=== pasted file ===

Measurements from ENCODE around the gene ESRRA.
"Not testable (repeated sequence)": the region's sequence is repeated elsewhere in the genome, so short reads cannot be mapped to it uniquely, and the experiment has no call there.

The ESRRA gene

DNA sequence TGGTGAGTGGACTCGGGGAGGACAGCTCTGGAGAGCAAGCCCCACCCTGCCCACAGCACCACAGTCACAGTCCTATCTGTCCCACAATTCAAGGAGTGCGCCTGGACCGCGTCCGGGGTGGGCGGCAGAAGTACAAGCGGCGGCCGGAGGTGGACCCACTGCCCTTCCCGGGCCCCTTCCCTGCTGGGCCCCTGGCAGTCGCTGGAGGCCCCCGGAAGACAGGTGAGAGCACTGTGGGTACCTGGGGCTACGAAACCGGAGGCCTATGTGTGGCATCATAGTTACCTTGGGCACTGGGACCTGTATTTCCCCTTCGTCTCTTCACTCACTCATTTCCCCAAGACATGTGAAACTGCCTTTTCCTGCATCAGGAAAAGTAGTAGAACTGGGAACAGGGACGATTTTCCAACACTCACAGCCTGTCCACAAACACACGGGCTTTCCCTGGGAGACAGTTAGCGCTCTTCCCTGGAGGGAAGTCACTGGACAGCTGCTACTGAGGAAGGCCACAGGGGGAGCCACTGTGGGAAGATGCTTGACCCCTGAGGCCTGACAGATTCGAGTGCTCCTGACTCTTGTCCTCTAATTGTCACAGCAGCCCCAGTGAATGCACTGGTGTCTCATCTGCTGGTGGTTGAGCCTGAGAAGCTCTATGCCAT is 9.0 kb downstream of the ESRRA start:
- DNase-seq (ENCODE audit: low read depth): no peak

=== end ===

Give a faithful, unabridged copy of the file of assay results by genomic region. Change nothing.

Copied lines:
Measurements from ENCODE around the gene ESRRA.
"Not testable (repeated sequence)": the region's sequence is repeated elsewhere in the genome, so short reads cannot be mapped to it uniquely, and the experiment has no call there.

The ESRRA gene

DNA sequence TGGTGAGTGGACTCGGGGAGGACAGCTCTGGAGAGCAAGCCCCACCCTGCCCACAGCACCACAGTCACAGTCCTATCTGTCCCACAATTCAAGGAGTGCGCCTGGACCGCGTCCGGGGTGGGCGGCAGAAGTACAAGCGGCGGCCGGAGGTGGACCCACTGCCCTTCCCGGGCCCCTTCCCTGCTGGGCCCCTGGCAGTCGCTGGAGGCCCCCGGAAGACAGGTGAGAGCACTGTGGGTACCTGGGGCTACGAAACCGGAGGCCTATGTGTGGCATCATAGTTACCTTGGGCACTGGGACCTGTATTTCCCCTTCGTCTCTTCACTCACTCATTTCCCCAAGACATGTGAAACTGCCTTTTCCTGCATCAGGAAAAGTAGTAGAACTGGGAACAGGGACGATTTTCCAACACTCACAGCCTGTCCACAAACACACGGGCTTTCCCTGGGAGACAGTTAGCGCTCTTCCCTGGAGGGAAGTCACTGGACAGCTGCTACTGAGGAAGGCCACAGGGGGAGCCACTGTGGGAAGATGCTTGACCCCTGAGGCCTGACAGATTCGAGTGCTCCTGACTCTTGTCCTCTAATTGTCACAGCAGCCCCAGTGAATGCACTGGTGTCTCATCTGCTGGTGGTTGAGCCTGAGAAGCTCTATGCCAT is 9.0 kb downstream of the ESRRA start:
- DNase-seq (ENCODE audit: low read depth): no peak